How to help your dog's itchy skin

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What causes itchy skin and how can you treat it? Dr Katrina Warren shares some handy tips on how you can help stop the scratch!

Dr Katrina Warren's tips on how to help your dog's itchy skin:

Many dogs suffer from itchy skin – in fact, itchy skin is one of the most common reasons that dogs are taken to the vet.

Persistent itching can result in a dog constantly scratching and biting their skin. Itchy dogs can also develop secondary skin infections and lesions as a result of all the scratching.

Itchy skin can be caused by a number of things such as fleas, infections, allergies, or insect bites.

It can also be caused by chemicals and irritants in some shampoos and conditioners. Once the skin's barrier breaks down it can’t protect itself against allergens and irritants in the environment, drying the skin out further and making them itchier. So it’s a vicious cycle!

The most common causes of itchy skin are fleas, allergies and food intolerance and here are some tips that may help.

  • Always consult your vet first! Your vet may prescribe medication to stop the intense itching and will develop a plan to determine the cause of the itch
  • Fleas are one of the most common causes of itchy skin in pets. Flea bites are extremely irritating and in some pets a single flea bite can cause a very aggravating skin condition called flea allergy dermatitis. Your pet may frantically scratch and bite their coat and may lick themselves constantly. Make sure your pet’s flea treatment is up to date. Choose a flea product that breaks the flea life cycle. Your vet can advise you of the best product for your situation. Also, be diligent with cleaning your pet’s environment which includes thoroughly vacuuming floorboards, carpets and couches and washing bedding.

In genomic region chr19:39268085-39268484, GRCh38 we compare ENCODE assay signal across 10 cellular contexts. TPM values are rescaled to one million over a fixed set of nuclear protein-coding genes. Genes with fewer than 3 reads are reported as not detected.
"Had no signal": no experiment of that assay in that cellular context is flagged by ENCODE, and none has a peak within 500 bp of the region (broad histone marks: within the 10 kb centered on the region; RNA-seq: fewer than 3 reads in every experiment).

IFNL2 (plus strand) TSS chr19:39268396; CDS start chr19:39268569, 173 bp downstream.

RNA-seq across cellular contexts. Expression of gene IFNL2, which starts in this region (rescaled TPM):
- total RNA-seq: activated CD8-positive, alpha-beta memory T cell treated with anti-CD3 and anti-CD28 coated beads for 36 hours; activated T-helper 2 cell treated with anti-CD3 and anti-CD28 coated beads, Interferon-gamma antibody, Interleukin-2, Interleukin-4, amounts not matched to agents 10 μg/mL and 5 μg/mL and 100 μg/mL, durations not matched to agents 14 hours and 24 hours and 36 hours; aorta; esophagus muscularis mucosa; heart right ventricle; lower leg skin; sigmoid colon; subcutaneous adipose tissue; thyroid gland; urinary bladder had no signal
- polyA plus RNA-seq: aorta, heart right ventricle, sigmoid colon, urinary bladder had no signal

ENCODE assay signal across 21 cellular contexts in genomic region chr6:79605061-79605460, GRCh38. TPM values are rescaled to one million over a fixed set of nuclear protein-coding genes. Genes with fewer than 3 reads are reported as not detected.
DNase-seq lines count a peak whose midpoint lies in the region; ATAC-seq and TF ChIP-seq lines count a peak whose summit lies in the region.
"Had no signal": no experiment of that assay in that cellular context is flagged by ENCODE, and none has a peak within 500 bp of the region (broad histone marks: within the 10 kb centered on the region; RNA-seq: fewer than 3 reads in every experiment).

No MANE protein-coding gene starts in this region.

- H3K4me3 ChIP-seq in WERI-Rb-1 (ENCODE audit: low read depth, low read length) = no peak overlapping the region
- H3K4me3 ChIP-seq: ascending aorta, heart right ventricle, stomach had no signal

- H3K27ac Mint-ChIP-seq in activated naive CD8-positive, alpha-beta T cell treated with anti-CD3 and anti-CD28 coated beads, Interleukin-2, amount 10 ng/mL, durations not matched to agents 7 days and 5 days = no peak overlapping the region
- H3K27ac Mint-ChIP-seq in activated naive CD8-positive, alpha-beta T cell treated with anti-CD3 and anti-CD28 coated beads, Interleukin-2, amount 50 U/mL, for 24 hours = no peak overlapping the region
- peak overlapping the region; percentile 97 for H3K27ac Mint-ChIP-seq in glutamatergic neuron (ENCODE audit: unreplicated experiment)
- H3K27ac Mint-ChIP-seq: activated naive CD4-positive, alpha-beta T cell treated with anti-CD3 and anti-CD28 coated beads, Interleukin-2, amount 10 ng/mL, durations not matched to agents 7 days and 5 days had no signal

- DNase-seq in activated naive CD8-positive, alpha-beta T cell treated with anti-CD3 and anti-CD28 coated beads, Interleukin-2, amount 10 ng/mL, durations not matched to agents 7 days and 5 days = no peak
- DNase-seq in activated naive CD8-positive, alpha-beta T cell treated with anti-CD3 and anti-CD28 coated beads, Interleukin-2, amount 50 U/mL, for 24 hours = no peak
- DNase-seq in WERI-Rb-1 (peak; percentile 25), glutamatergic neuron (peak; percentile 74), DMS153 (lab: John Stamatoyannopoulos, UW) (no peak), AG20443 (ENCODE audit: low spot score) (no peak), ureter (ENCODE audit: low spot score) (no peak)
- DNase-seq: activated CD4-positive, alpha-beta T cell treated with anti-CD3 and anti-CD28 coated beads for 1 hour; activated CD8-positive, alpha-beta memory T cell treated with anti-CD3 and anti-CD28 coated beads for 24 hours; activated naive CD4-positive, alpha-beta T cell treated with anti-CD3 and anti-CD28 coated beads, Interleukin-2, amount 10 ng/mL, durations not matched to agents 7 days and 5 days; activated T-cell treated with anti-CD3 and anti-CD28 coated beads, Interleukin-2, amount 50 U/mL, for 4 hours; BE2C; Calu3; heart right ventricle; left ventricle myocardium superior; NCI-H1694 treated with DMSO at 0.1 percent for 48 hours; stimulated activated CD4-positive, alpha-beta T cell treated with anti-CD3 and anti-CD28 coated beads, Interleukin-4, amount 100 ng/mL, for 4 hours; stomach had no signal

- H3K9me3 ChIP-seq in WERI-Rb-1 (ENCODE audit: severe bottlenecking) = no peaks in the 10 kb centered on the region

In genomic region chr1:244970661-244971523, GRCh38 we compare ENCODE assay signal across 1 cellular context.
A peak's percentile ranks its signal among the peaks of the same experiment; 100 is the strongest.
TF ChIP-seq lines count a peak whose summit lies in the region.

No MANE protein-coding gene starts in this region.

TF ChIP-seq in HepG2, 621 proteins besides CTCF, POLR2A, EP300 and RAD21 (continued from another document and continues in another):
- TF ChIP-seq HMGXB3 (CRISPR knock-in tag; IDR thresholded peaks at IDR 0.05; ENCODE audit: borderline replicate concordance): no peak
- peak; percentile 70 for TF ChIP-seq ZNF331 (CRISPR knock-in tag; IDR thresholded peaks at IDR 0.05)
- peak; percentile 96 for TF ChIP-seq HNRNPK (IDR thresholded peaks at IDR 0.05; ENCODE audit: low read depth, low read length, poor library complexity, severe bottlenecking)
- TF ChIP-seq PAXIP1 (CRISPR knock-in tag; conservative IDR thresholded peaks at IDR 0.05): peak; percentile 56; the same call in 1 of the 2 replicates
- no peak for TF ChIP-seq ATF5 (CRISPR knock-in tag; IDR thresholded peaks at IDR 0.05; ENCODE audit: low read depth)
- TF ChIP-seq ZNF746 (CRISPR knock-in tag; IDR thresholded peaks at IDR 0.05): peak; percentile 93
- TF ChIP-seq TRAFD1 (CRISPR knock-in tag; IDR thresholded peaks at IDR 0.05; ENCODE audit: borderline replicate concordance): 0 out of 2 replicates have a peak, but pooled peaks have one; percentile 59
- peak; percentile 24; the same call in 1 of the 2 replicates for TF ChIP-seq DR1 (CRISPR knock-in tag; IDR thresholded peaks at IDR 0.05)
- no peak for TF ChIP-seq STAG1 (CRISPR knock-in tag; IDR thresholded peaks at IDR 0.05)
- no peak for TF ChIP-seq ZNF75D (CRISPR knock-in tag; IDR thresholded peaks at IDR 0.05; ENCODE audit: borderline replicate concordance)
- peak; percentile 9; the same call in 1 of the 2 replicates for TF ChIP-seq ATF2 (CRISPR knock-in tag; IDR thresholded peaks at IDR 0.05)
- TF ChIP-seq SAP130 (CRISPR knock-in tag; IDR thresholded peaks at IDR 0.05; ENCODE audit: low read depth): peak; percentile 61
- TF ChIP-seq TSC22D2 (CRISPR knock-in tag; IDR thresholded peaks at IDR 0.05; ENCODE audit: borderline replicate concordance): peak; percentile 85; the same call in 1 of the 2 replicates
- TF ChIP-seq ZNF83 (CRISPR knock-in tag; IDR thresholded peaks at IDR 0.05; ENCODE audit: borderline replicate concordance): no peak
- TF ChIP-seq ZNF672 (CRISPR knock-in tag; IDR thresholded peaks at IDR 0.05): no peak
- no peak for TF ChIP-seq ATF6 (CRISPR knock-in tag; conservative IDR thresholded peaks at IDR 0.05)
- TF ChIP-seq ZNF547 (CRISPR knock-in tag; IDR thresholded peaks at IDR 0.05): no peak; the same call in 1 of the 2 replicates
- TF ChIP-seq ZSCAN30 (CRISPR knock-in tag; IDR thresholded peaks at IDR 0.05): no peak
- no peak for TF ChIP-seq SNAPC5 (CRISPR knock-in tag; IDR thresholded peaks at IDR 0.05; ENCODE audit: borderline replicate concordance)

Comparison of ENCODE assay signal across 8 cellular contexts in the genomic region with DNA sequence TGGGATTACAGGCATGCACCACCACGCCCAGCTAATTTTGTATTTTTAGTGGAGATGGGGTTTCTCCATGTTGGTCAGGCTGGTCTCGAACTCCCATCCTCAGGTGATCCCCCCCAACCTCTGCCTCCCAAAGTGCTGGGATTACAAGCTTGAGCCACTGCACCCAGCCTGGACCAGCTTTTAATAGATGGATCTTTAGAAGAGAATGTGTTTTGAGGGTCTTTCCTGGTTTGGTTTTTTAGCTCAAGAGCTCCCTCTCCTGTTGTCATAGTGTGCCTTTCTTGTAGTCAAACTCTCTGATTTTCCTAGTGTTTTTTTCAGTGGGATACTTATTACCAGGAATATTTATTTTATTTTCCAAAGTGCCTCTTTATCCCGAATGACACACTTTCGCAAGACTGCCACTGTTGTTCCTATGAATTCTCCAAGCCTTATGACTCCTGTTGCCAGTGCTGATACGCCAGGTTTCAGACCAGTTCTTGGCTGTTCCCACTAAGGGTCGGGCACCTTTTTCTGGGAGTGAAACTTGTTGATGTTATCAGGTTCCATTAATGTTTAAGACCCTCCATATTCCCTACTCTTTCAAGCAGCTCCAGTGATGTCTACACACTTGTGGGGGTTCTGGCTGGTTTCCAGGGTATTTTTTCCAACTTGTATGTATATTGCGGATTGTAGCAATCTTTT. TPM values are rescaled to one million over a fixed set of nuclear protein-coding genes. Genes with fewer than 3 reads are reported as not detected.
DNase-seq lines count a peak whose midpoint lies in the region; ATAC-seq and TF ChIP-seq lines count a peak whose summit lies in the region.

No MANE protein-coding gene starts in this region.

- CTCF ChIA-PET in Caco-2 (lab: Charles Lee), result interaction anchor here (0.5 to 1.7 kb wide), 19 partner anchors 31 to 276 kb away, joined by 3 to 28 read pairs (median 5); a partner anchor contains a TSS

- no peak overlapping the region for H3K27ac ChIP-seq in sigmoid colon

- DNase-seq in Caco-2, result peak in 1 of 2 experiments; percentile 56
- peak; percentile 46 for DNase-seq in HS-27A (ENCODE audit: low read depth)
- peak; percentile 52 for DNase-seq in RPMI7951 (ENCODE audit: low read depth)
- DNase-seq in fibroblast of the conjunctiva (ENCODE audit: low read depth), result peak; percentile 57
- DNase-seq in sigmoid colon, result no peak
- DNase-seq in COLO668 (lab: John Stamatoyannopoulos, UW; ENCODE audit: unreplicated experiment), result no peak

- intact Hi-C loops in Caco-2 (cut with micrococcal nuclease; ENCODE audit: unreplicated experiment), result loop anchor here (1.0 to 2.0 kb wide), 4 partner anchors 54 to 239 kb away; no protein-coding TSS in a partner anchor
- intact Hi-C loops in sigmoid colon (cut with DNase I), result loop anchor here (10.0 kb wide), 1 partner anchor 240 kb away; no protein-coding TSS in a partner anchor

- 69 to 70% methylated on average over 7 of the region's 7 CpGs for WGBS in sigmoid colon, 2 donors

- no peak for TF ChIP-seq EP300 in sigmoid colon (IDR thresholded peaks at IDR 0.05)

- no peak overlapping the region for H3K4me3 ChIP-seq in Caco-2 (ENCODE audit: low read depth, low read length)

• Human shampoo is formulated for human skin. Human shampoos may strip natural oils from your dog’s coat and may irritate your pet’s skin causing them to itch so stick to a formulated pet shampoo and choose a product that is sulfate and soap free.
  • Use a soothing shampoo and conditioner that will also look after the skin barrier health. Use a sulphate free shampoo like PAW NutriDerm® replenishing shampoo, which is a gentle hypoallergenic, sulphate free and soap free formulation that will cleanse and moisturise without stripping the skin of natural oils.
  • Condition your dog’s coat and skin after shampooing to rehydrate, moisturise and to replenish the skin barrier
  • Groom your dog daily to keep their coat clean and help remove dirt and allergens that may irritate the skin - a great way to spend quality time with your pet. Rinse or wipe your dog’s paws after going outside to remove grass and pollen.
  • A diet rich in omega 3 & 6 fatty acids may help, or you can consider a dog-specific oral omega supplement such as PAW Dermega® to maintain coat and skin health.
  • If your dog has been scratching or chewing in one particular spot and it has become red and tender, you can use PAW TriDerm calming gel® containing key skin nutrients including colloidal oatmeal, aloe, chamomile & pro vitamin B5 to cool & calm sensitive skin.
  • If food is suspected to be causing the itch – your vet can help develop a plan to eliminate various foods from the diet.